Today, in a short commentary written for Radiocor/IlSole24Ore, I discuss the issue of migrant flow into Europ and its impact on the economy of the host country. Everyone asks the question “Do migrants bring positive or negative benefits to the receiving country?”. The short answer is it depends on a number of variables and generalisation across the globe would be mis-leading. However, narrowing the focus on the Mediterrenan migrant flow into Italy, one can almost certainly affirm that in the short term, the impact is negative and that in the long term it is, at best unclear. The impact may potentially be positive only under a strict set of assumptions, that need to be carefully analysied before making irreversible decisions.
Alberto Bagnai said that there should be a controlled end to the euro. He is a professor at Pescara University who is one of the leading Italian advocates of leaving the euro. My main comment is that if Italy remains in the Eurozone, it will be very difficult, almost impossible, for Italy to escape the current economic crisis. Indeed, things may get worse over time. If however, Italy decides to exit the Eurozone, there is a chance. It does not mean that Italexit will bring prosperity, but it will give Italians a chance.
Michele Geraci talked about global challenges and opportunities under Trump’s era at the opening ceremony of the 2017 CRRC Advanced International Talent Development Programme, at the University of Nottingham, China. Geraci also discussed Trieste port as an example of terminal for the Maritime Silk Road. Trieste port, located at Italy, is a key location for the 21st Maritime Silk Road. It has a big competitive advantage with Central Europe and it has direct links to Germany and, from there, direct links to Scandinavia.
The president of Italy is currently in china for an official state visit. This state visit comes at an interesting time for both China and Italy: the two countries are engaging more than before into a commercial dialogue of mutual respect and common interests, trade between the two counties shows good sign of improvement and Italian trade deficit appears to narrow slightly and capital investments made in the past couple of years have all helped improve the image that the Italian Business community has of China.
China’s outbound property investment plunged 84% in January ’17, compared to January ’16, while for the whole of 2016, the non-financial outbound investment surged by 44% to a new record of 170 billion USD. Howerver, SAFE’s director, Mr Pan, claims that China is not taking any measure to restrict capital outflows and that the recent decline is only due to the abnormal increase posted during 2016. I tend to agree with Mr Pan, in that 2016 might have been an abnormal growth year, one cannot entirely dismiss the recent measures taken by the Chinese government that tend to make transfer of capital abroad a little bit less easier than before.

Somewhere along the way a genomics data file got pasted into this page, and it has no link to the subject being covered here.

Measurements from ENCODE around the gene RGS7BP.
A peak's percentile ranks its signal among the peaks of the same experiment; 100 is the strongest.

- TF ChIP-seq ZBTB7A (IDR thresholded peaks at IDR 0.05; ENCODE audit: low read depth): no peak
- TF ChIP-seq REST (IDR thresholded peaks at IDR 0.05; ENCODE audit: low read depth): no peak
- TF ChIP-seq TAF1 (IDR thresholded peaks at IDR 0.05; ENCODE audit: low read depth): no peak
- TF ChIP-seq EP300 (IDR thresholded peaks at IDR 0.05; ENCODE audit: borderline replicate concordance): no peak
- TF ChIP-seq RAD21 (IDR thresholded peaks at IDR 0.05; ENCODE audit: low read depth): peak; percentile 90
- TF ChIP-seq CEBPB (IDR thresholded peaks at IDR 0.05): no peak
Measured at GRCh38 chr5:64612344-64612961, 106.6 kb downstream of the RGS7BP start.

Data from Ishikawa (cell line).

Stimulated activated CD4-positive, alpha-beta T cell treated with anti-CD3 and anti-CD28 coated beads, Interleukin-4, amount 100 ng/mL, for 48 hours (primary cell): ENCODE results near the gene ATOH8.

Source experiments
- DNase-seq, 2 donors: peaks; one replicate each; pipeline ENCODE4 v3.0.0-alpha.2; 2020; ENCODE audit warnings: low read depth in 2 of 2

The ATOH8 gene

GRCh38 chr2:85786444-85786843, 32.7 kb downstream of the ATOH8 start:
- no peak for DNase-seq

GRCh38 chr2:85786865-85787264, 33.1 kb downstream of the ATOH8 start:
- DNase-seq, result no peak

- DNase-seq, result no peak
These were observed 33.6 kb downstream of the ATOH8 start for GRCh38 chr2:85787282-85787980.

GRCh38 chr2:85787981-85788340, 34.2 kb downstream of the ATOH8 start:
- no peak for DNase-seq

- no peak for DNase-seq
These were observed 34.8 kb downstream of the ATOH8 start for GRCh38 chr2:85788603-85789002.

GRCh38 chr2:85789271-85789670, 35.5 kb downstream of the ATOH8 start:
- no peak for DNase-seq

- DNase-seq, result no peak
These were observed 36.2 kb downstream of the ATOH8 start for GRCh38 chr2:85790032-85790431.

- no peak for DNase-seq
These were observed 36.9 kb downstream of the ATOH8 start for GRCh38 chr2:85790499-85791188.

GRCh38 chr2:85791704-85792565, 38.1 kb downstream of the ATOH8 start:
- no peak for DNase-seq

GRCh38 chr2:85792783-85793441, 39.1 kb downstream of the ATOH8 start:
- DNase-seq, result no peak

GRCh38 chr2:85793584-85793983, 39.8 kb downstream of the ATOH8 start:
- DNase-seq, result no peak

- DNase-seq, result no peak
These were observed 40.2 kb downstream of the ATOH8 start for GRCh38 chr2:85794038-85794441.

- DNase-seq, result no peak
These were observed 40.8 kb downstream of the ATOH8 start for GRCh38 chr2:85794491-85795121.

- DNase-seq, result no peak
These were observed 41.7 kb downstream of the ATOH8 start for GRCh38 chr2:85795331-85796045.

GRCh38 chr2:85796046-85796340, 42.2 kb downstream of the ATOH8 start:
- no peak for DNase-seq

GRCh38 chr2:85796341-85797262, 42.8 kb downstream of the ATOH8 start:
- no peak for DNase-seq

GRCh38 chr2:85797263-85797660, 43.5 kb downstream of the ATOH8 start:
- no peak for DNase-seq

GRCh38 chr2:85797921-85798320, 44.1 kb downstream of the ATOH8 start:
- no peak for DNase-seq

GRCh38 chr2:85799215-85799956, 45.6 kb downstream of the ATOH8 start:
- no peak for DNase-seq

Oggi commento, paragrafo dopo paragrafo, il discorso di Draghi tenuto in Slovenia.Il Predidente della BCE, ammette che, ad oggi, la zona Euro non soddisfa le condizioni per avere una moneta comune. Tuttavia lo potrebbe diventare se 1) nessuno stato commettesse errori di politica economica; 2) se si facessero riforme strutturali; 3) se ci fosse maggior rigore nei deficit e 4) se si arrivasse ad un unione finanziaria. La differenza tra chi sostiene l’Euro e chi no si risolve quindi nella fiducia o meno che tali quattro punti si realizzino in tempi brevi.
Prof Alberto Bagnai, intervistato da TGCom24, ci ricorda che gli stati Europei hanno dimenticato il principio di autodeterminazione, dal momento che le scelte dei paesi sono ormai in mano a Brussels. Il debito pubblico italiano sarebbe convertibile in Lire e, nonostante la cosa non sia semplicissima, il problema diventa tanto più complesso quanto più si posticipa la possibile uscita dell’Italia dall’Euro. Il mio commento è che è ormai giunto il momento di affrontare la questione in modo oggettivo, non legato alle politiche. Suppongo che sia chi sia a favore sia chi sia contro l’uscita dall’Euro abbia a cuore il benessere degli Italiani. Propongo una conferenza dove si discutano questi temi, e che il parlamento e governo italiano, per una volta, dimentichino il proprio partito di appartenenza e si discuta di contenuti ..al più presto.
With the passing of time, as more and more analysts do their analysis based on numbers and not on slogans, the cost for Italy to leave the Eurozone seems to magically get smaller and smaller. Before, pundits were predicting a total collapse of the economic system; later on some economists estimated the actual costs. Last week, even the ECB broke the tabu and estimate in 350bn the cost of italy leaving the Euro. Today, Mediobanca, published a report arguing that if Italy were to leave the Eurozone, it would actually SAVE money, 8bn, not much. But it is now clear that we are getting closer to a more serious debate. I, for my part, have been saying that the Euro would bring disaster to Italy since the late 90s.